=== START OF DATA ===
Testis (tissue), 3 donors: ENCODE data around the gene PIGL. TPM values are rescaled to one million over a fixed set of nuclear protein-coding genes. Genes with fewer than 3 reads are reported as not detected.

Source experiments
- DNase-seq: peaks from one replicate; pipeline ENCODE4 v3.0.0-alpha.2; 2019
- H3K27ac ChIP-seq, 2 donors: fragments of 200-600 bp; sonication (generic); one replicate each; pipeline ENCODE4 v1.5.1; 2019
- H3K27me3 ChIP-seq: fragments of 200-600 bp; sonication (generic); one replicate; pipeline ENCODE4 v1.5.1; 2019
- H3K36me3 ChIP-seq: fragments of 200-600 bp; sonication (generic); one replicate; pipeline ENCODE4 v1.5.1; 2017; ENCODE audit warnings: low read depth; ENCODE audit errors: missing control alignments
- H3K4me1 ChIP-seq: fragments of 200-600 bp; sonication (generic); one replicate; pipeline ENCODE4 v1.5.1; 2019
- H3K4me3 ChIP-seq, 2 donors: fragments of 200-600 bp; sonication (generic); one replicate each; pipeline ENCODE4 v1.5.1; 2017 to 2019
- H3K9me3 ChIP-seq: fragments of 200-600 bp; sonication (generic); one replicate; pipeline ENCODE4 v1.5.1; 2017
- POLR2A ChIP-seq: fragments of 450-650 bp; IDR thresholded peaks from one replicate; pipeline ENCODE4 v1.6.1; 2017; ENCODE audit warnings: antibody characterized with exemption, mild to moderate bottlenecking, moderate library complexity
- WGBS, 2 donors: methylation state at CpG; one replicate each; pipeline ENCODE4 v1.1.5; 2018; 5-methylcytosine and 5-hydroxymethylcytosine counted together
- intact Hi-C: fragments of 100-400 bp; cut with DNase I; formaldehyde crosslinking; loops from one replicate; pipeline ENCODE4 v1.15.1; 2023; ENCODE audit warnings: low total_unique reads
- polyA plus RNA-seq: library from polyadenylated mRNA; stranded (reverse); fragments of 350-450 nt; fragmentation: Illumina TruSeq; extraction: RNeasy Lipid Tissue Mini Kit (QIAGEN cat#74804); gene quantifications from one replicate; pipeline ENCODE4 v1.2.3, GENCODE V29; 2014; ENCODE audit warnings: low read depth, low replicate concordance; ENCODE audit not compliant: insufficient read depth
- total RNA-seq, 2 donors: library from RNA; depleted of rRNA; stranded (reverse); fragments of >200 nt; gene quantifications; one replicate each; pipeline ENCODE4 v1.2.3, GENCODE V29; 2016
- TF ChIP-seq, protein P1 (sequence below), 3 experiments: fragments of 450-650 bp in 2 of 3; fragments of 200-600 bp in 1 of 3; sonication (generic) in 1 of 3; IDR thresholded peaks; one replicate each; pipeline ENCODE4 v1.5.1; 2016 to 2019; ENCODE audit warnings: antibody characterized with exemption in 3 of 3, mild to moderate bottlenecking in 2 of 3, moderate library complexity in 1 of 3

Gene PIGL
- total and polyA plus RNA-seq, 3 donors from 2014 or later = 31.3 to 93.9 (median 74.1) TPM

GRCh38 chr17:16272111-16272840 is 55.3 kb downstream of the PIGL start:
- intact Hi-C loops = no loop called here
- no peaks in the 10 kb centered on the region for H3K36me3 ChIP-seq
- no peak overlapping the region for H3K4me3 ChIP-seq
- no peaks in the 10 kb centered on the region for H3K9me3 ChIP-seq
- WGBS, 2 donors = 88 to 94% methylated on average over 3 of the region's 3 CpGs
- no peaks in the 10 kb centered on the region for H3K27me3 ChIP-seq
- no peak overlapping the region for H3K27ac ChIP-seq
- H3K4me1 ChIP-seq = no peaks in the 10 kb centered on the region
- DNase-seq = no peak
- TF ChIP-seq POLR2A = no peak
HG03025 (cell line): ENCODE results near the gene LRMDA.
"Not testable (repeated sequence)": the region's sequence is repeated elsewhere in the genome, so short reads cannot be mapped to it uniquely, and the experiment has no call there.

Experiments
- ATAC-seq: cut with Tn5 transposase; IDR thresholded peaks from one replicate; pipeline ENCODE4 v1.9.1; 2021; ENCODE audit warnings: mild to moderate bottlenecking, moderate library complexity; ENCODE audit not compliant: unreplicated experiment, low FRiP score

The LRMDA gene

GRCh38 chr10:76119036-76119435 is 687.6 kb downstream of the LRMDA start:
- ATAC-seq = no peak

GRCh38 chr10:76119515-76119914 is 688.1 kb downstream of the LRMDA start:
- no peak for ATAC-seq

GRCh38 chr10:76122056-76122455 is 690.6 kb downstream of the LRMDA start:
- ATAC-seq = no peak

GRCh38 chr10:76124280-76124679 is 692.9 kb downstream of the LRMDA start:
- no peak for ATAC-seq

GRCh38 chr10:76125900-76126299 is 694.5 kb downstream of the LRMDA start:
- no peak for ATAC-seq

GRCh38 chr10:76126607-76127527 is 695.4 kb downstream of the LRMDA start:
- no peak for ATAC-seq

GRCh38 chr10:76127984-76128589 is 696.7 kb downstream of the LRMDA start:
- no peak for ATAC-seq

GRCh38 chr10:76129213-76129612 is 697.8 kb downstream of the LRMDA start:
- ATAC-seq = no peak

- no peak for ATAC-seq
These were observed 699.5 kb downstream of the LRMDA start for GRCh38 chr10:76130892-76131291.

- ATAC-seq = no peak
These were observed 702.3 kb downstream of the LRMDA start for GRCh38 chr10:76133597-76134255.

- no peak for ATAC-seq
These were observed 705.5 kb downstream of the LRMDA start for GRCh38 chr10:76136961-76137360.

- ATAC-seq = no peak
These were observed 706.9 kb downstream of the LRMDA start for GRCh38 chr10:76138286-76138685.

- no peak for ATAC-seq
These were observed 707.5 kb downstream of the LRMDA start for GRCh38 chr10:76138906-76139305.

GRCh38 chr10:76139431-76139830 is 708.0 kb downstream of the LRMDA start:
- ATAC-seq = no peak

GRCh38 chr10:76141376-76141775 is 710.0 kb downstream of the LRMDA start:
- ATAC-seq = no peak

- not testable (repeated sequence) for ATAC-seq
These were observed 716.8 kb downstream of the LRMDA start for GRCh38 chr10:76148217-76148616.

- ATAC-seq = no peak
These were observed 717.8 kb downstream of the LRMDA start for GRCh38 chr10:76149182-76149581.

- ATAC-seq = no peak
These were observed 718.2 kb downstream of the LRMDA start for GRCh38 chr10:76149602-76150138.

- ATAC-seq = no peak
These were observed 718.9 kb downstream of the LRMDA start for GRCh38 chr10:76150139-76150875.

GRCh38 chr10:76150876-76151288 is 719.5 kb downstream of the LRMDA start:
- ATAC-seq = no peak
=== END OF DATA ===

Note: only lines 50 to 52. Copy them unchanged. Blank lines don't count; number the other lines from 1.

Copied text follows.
- no peak for ATAC-seq
These were observed 699.5 kb downstream of the LRMDA start for GRCh38 chr10:76130892-76131291.

- ATAC-seq = no peak